Former teacher finds new adventure as sailing instructor

Marlys Good

It’s always interesting to see and talk to GHS grads who have “taken a turn” from where we know they have been since leaving GHS and our small town.
For instance, Jared Collingwood, son of Dave and Vickie Collingwood, has been a Spanish teacher and coach for going on 14 years.
We knew he and his wife Patricia were always looking for adventure, looking for new places to live...and that he had taught in Greybull, Riverside and, in 2015, accepted a job in Cheyenne.
But until a year ago, when Dave attended a basketball game in Wright with us, we had lost touch with him.
We discovered Jared, Patricia and their sons Lucas, soon to turn 12, and Matias, 7, were living in Massachusetts and loving it. He was still teaching Spanish, but to fourth- and fifth-grade students; in fact, he is in his fifth year. Teaching at the primary level was a switch, but he enjoyed it immensely, although he admitted he missed the “mentoring and interaction with the high school teenagers.”
His tenure there coincided with the pandemic. It was a difficult time financially as America struggled with businesses being temporarily closed, school closures, etc. So Jared went looking for a summer job, something to augment his income.
He obtained a job working at a yacht club, teaching sailing to boys and girls ages five to 18. He accepted the job, and the challenge, though he had a lot to learn himself.
How did a young man from a small town in land-locked Wyoming end up teaching sailing in Massachusetts?
Jared shared his story.
For a little background, Jared was born, raised, educated and graduated from Greybull High School, earned his college degree and returned home to teach Spanish and coach at GHS for three years. He married Patricia, a native of Lima, Peru, in 2007.
After his three-year stint at GHS, Jared and Patty wanted more “adventure,” something different.
“We decided to move to Peru to experience my wife’s home country and life for a while,” he said. They returned to the U.S. a year later. “We lived in New Jersey with Patty’s cousin during this transition period,” Jared said.
During the transition period, Jared worked part-time on the East Coast until he secured a position as a Spanish teacher at Central High in Cheyenne. The family loved their life in Cheyenne. It was near Fort Collins and Denver; there were lots of things to see and adventures to be had. But when their youngest was born, they felt it would be beneficial to be closer to family for some support.
So the Collingwoods moved back to the Big Horn Basin to teach at Riverside in Basin. Jared taught high school Spanish and took a position as the head basketball and track coach. Coaching, Jared shared, was “really what I wanted to do.”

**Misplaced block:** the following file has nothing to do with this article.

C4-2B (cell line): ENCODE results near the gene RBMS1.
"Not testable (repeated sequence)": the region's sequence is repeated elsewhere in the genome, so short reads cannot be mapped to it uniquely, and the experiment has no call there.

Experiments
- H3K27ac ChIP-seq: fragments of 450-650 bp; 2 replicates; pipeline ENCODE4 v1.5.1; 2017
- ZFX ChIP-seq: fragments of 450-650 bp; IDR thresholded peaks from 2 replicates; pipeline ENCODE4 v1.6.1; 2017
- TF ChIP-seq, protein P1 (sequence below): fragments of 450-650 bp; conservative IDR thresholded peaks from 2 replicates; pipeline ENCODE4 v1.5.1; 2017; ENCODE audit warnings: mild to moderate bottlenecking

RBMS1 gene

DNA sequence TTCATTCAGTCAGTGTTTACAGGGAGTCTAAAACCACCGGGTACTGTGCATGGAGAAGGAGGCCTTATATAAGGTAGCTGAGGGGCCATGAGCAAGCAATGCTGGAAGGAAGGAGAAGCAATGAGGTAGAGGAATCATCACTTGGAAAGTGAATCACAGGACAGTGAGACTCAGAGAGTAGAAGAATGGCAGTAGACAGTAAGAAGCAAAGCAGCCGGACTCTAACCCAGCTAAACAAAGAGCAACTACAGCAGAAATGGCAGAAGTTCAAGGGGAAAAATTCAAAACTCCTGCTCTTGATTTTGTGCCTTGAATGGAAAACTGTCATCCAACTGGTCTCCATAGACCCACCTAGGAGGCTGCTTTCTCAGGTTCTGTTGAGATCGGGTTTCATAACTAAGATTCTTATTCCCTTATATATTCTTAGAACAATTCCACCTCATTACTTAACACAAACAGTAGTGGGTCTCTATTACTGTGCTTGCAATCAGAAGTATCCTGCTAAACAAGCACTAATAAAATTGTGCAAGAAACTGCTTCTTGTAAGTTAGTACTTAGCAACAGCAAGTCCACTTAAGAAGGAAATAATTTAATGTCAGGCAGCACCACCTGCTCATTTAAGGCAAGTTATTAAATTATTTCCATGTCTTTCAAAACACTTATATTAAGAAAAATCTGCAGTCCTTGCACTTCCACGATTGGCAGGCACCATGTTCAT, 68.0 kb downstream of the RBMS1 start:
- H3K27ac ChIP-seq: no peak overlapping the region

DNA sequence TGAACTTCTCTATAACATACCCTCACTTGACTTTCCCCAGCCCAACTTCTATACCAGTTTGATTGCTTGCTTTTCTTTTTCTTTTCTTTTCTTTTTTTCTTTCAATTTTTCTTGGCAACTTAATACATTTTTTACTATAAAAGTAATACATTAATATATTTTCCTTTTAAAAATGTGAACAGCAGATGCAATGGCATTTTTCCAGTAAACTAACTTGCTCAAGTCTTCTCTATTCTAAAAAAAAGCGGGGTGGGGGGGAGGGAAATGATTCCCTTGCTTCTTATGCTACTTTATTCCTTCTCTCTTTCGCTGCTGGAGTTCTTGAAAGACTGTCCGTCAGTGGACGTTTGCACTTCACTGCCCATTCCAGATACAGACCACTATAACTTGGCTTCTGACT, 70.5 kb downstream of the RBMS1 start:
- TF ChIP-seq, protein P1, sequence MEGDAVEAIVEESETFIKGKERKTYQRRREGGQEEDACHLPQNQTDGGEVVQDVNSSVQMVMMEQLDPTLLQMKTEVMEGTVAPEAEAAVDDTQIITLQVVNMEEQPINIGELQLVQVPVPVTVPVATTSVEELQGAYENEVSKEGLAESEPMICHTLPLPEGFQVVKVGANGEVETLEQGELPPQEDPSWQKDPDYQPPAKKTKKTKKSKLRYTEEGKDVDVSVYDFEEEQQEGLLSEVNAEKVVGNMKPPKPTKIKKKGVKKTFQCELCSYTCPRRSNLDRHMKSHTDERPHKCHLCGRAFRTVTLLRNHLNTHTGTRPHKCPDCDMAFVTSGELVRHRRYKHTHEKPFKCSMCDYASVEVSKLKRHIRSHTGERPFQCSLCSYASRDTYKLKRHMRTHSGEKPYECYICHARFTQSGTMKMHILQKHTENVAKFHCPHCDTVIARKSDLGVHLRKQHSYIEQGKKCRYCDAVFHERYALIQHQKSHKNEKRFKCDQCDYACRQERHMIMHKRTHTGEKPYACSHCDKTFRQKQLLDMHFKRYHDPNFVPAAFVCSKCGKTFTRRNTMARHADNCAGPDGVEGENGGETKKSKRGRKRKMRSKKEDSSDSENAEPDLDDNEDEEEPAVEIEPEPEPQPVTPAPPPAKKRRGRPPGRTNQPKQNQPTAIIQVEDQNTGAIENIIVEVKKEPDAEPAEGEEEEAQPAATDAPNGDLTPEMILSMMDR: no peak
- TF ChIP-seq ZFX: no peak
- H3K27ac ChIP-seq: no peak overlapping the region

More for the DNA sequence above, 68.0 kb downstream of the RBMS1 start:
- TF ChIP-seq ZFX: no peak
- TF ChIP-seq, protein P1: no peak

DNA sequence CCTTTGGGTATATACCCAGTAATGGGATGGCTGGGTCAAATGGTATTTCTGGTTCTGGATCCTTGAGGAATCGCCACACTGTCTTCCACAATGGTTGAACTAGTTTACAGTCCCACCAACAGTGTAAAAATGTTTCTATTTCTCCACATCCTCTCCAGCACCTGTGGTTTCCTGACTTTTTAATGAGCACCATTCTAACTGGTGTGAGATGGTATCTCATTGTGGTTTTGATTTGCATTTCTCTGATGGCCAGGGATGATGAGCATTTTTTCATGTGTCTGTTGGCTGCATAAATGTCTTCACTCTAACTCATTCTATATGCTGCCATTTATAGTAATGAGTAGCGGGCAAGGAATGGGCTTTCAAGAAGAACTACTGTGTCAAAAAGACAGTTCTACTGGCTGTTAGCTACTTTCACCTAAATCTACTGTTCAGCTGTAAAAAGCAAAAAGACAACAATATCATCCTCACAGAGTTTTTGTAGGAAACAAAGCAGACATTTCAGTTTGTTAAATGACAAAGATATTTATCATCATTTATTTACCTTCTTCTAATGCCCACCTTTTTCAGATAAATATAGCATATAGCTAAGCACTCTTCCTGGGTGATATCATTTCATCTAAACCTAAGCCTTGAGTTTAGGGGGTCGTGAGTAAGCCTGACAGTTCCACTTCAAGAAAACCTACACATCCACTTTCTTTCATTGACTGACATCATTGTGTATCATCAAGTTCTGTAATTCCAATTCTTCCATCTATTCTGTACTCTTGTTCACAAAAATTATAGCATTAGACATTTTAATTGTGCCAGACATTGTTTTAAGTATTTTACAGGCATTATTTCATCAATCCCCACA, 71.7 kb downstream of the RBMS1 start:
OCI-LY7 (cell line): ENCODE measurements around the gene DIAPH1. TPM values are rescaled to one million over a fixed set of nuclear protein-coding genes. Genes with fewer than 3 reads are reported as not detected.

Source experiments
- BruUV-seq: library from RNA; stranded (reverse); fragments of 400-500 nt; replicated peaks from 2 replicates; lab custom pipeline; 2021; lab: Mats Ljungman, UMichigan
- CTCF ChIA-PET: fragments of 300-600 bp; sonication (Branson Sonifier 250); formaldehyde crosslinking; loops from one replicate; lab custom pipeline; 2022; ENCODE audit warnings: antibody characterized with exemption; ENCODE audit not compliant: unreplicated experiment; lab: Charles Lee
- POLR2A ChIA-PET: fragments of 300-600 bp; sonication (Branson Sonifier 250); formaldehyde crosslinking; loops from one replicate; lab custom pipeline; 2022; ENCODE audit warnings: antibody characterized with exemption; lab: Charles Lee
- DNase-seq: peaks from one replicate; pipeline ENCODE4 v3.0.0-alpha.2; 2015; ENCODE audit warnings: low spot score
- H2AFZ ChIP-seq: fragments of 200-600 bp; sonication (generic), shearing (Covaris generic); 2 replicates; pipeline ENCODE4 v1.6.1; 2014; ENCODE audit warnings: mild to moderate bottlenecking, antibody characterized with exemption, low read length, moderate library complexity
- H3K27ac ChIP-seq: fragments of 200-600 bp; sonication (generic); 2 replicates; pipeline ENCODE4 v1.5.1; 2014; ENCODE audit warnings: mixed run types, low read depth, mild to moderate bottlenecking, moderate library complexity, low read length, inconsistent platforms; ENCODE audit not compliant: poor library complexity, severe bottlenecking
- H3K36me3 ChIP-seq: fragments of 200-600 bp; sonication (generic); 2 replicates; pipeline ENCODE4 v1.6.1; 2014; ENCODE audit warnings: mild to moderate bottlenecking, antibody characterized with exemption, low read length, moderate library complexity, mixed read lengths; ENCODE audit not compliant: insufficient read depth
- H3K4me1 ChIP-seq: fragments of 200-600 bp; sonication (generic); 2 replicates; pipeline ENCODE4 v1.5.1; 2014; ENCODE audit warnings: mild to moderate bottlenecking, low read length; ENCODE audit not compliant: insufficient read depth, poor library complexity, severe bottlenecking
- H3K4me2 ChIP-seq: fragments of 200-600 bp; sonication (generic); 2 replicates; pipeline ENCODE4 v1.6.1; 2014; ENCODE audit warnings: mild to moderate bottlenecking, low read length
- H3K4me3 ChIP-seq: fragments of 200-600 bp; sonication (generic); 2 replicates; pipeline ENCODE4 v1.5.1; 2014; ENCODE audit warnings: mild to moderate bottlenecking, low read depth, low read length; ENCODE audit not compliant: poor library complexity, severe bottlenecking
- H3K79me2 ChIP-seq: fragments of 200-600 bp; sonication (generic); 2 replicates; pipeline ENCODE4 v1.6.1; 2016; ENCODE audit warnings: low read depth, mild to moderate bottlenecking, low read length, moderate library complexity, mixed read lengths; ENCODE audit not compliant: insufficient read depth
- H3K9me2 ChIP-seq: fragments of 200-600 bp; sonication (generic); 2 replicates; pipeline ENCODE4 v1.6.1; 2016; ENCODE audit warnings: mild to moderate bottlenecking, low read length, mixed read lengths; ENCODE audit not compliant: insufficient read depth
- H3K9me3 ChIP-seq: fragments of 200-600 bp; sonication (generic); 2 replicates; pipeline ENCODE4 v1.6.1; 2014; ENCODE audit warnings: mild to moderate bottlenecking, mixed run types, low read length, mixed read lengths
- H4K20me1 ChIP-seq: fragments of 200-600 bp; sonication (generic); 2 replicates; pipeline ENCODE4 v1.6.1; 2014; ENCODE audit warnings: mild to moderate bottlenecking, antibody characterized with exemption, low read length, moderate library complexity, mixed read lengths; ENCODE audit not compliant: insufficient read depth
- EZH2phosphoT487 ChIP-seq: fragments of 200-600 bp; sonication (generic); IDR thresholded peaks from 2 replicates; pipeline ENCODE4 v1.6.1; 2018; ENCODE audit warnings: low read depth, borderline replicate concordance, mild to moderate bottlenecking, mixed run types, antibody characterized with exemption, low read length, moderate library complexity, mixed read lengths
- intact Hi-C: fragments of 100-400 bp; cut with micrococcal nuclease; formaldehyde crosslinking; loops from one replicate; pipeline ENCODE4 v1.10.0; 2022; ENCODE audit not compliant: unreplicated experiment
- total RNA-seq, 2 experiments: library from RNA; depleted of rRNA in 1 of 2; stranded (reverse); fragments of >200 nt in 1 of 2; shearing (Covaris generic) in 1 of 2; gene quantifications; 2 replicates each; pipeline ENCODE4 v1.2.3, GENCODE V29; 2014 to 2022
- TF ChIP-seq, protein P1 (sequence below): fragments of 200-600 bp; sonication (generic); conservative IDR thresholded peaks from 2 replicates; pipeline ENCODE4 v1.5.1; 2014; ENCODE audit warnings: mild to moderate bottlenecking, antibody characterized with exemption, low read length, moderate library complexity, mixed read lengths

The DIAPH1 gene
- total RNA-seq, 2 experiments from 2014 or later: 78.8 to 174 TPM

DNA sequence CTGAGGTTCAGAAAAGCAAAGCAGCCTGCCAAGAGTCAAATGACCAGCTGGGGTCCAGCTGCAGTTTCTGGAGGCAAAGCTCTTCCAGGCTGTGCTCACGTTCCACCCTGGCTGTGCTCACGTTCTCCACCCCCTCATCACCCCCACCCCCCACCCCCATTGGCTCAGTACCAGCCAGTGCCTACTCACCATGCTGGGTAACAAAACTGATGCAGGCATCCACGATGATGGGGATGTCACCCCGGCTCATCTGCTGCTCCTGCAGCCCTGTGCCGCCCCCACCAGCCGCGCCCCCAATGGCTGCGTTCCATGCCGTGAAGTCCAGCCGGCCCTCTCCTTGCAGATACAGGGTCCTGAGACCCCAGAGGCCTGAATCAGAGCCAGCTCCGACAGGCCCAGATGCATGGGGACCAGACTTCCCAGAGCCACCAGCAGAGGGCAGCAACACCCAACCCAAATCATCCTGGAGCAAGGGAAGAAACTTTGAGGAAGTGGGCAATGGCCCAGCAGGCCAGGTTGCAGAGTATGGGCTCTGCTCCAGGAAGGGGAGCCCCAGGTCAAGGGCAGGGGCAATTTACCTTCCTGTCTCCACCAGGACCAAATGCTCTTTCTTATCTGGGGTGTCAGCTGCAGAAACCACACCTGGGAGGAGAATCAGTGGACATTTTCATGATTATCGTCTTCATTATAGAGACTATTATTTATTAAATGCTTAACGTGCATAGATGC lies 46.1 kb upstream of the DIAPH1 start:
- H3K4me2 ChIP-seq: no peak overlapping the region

But already the family was planning new adventures. Patty had been longing for a return to the water. “We thought about a job overseas, maybe in Europe. We want to experience that someday,” Jared said. It remains on their bucket list.
In the meantime, they landed in Duxbury, purchased a home and settled in.
Then COVID hit, and times became tough. Jared began his search for a good-paying summer job. Through a set of circumstances, he heard that the Duxbury Yacht Club was looking for a director to head its Junior Sailing program and learned the name of the man to contact.
As it turned out, Jared had taught the man’s son, and Lucas and his son were friends. Jared messaged the man and admitted that he did not have any qualifications, but he did have experience coaching and running athletic programs and was willing to learn. Imagine his surprise when he landed an interview and “was lucky to be offered the job.”
“I still have a lot to learn, but it is a ton of fun and I get to spend almost the entire summer on our beautiful bay and travel to other local areas, like Cape Cod, helping kids have fun and race sailboats. I am exclusively working with kids five to 18 which is right up my alley.”
He explained the different “sailboats” they practice on, starting with those used by the youngest and then those used as they grow, learn and begin to compete. It’s safe to say the teacher learned as much as his students.
Life in Duxbury has changed now that COVID is in the rearview mirror.
“Now our summers are great. We spend a ton of time at the beach and on the water (in the bay), which I would have never thought could be possible. We are able to drive down to Plymouth Harbor from Duxbury in 20 to 30 minutes, eat dinner and drive back—on the water, if we want.
“It really is a wonderful place to be in the summer. The weather is never super hot and when it is, we just jump into the bay and cool down. I am very fortunate to have the job, but it also affords my kiddos opportunities like sailing, swimming and tennis at the club that even today I couldn’t afford or would be connected to if I didn’t have the position at DYC that I have.”